It’s not often that you cross paths with the acts that shaped your early days as a music journalist, so I’m simply over the moon with pride and joy because of the premiere I’m about to lay on you this fine day. London, UK-based post-metal quintet Latitudes are one of those scarce, sorely overlooked gems in a genre that’s outright swamped with mediocrity and uninspired rehashing of ideas and sounds that were fresh and groundbreaking over a decade ago, but aren’t too terribly original anymore in the current state of affairs. I was lucky enough to get to review their stellar last album Old Sunlight back when it came out in 2016 (read the review here if you want), which is why I’m glad to bring you a new song of theirs today.
“Dovestone” – a beautifully evocative title for a song full of atmosphere and crushing riffs. A quick Google search reveals that it has quite the picturesque namesake, namely the Dovestone Reservoir, a fetching spot of land located in the Greater Manchester area of North West England. Intentional or not, this symbolic kinship between music and nature does carry a lot of weight throughout the track’s seven-and-a-half minutes of runtime. Latitudes have mastered the art of crafting purposeful, captivating post-metal from a variety of influences. I know you’re probably clamoring to listen to this new single by now, so I won’t keep you in suspense any longer.
Listen to “Dovestone” below!
There are many things to positively emphasize about “Dovestone”, not the least of which is Adam Symonds’ once again impressive vocal performance. Never rising above a gentle chanting, it always feels like his voice might be uprooted by the song’s titanic sludge riffs at any moment, and yet it resist the volleys like an old tree weathering another storm, only to stand especially strong in the more quiet moments. Symonds is without a doubt one of the best vocalists in the genre today, and this song further proof of his abilities.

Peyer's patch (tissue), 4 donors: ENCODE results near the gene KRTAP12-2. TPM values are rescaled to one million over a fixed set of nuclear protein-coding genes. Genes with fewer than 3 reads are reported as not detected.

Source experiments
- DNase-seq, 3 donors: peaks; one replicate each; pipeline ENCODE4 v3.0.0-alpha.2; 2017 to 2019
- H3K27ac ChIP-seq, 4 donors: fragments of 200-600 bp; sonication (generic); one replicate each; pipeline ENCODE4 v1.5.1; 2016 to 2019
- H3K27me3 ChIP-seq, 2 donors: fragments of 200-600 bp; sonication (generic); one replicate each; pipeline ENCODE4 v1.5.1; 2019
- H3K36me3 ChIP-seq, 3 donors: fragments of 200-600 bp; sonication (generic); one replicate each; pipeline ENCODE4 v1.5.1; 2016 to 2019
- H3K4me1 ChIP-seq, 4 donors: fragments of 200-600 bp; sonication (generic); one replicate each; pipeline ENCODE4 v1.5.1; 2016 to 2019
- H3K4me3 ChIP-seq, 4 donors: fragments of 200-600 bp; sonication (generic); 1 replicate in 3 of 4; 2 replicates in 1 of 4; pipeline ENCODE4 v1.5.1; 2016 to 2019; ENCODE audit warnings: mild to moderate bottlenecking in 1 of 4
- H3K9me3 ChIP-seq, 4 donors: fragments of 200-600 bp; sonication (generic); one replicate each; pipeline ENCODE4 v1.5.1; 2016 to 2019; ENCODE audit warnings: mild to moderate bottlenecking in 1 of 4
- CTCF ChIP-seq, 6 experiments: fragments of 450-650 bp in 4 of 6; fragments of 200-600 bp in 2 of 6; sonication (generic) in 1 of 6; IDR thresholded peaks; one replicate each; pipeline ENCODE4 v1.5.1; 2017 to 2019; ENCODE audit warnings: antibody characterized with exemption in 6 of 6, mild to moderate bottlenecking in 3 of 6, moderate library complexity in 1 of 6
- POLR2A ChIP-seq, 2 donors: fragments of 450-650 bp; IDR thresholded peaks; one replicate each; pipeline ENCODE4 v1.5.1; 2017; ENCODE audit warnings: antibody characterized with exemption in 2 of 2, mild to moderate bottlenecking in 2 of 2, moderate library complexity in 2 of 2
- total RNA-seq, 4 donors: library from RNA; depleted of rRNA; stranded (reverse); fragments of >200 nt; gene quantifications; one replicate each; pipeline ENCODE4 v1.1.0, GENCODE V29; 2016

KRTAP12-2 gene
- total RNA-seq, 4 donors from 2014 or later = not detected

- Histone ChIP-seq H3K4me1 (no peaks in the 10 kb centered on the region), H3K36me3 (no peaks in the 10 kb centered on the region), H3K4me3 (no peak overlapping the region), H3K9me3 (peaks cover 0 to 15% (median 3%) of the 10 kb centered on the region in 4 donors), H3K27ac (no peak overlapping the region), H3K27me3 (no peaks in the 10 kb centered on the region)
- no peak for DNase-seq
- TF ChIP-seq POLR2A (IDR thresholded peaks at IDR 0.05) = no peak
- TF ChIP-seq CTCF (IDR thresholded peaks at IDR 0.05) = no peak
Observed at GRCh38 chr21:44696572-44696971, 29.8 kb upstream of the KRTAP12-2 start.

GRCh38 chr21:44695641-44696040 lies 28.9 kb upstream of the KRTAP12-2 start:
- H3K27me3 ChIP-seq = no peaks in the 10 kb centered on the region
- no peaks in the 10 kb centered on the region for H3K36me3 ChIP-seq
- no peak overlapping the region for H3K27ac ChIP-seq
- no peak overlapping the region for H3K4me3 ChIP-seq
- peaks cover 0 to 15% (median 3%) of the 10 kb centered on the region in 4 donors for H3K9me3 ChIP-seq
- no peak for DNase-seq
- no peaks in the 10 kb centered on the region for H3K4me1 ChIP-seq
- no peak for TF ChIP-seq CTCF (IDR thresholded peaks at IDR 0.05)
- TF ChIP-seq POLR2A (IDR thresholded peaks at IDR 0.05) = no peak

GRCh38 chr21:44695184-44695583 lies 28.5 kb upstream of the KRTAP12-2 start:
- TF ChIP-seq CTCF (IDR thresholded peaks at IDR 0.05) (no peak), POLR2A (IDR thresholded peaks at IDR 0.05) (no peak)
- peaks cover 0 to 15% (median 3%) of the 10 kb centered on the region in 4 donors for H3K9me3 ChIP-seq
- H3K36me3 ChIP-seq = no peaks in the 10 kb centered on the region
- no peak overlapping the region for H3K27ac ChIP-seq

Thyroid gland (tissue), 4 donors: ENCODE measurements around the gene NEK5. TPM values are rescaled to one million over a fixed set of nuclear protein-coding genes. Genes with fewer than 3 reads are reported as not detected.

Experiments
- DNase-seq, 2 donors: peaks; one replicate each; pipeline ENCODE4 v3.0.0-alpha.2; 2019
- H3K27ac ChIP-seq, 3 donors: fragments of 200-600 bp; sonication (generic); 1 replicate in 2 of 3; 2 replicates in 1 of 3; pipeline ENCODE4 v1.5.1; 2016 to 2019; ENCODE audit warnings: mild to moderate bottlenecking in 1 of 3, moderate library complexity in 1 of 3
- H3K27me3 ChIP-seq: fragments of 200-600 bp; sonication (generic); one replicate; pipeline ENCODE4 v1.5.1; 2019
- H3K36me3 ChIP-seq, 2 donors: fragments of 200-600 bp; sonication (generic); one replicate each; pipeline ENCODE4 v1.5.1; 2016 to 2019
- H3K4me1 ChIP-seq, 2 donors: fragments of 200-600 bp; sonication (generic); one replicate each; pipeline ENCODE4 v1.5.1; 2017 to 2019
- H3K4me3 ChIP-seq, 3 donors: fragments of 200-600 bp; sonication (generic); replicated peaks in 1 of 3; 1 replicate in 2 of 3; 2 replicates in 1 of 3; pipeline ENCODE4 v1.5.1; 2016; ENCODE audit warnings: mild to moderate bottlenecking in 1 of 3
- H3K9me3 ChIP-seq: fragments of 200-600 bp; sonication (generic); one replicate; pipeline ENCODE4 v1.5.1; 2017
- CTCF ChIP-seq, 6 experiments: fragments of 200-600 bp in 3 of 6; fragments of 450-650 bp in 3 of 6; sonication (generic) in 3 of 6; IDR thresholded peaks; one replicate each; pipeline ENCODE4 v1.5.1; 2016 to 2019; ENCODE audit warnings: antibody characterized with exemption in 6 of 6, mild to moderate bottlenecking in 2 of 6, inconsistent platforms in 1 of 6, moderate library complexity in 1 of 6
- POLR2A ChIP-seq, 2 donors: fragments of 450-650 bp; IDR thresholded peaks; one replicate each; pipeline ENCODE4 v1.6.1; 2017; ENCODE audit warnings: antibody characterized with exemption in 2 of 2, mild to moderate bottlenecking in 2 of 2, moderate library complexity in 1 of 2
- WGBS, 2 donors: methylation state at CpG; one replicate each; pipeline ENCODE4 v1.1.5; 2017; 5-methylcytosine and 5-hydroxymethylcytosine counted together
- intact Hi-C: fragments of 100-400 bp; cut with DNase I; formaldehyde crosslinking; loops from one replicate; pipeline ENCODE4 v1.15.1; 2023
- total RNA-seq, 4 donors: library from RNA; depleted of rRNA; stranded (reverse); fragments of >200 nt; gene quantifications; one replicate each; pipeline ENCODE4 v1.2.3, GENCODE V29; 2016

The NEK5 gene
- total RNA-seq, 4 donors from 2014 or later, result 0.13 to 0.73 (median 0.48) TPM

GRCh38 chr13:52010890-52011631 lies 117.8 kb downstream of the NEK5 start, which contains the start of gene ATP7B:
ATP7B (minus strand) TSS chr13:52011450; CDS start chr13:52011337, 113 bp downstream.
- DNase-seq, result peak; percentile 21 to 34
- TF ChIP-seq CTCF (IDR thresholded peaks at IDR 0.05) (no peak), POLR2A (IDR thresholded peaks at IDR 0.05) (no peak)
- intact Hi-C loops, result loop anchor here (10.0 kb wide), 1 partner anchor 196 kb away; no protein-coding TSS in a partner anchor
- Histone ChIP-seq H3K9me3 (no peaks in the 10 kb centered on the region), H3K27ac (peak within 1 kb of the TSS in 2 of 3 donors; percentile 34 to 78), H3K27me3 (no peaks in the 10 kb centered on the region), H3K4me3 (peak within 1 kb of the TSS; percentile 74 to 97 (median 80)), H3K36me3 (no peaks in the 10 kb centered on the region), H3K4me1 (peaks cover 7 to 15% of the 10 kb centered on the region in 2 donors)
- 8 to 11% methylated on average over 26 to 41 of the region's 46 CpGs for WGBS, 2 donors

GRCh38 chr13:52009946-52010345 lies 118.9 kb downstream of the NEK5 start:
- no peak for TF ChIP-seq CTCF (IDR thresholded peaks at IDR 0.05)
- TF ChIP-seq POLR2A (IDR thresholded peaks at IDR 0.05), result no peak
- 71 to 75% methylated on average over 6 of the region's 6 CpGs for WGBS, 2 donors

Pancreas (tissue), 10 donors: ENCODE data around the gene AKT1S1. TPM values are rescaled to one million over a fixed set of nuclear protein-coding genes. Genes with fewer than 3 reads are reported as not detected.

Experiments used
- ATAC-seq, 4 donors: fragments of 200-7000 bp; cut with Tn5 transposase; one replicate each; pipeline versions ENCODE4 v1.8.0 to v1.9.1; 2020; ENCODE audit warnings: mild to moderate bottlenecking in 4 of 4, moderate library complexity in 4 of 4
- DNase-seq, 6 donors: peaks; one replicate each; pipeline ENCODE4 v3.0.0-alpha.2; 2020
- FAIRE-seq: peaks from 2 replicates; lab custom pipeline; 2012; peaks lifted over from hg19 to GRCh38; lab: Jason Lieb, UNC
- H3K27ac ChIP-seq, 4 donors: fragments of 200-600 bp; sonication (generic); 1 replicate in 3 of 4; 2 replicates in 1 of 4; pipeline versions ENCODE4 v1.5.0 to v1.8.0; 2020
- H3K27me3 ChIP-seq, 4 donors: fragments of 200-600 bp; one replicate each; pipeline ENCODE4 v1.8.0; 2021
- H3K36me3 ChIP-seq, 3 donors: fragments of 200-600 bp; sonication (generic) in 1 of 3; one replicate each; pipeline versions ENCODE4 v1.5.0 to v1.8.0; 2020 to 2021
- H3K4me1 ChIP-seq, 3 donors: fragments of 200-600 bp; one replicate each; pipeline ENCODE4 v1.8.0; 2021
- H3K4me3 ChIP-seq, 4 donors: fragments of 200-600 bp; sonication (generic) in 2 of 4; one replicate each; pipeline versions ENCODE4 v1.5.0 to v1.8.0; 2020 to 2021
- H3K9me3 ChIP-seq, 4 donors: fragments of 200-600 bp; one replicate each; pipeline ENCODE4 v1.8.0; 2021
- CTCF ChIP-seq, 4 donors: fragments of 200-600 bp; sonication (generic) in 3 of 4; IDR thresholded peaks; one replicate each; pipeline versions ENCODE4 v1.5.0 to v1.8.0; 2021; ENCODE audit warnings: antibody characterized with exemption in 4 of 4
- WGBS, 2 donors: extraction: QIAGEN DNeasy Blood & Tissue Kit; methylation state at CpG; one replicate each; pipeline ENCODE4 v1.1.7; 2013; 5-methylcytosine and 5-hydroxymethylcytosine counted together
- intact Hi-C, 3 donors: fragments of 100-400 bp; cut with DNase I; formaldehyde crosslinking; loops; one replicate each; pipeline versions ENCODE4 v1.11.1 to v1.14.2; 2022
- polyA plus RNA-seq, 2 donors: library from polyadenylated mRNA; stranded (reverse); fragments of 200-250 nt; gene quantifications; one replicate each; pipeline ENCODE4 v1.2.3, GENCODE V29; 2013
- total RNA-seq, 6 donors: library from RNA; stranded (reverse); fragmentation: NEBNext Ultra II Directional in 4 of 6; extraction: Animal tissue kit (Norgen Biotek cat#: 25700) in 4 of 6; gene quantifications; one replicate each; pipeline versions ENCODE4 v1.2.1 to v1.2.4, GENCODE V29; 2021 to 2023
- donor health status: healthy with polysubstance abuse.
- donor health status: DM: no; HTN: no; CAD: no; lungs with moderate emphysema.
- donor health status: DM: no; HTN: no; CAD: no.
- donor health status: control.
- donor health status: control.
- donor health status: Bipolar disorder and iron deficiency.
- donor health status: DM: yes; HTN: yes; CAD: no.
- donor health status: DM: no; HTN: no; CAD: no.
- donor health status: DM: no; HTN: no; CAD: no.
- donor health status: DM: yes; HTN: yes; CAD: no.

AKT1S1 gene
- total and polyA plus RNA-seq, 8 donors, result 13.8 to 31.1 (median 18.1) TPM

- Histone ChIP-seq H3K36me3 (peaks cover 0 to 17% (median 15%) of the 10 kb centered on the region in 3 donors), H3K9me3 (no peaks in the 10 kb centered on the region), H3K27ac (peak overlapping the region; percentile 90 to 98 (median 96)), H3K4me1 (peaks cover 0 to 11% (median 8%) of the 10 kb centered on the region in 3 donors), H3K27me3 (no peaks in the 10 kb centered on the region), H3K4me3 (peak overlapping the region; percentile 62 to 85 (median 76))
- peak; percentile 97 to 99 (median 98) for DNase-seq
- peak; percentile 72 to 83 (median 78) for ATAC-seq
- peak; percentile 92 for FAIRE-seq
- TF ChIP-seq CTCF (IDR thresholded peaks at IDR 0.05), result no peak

His instrumental colleagues certainly are no slouches either, tastefully interweaving elements of sludge/doom metal and post-rock into a seamless musical backdrop that organically rises and falls, creating and releasing tension at will. The way the band uses subtle synth patterns to flesh out the composition is absolutely gorgeous, and the majestic guitar melodies that counteract the brute force of the heavy riffing and pummeling drums creates an interesting dynamic between the song’s different sections. This is but a mere passing glimpse at the full spectrum of what Latitudes have in store for us with their new album, though, so be prepared to experience a few surprises along the way.
The mysteries of love and islands literal and self-created
Latitudes‘ upcoming fourth full-length album Part Island is scheduled for release on April 5 via Debemur Morti Productions. If you liked what you heard, you can pre-order it in various formats through Bandcamp or their label’s European and North American webshops; believe me when I say that this is not a record you want to miss out on this year! Be sure to leave the band a like on Facebook as well.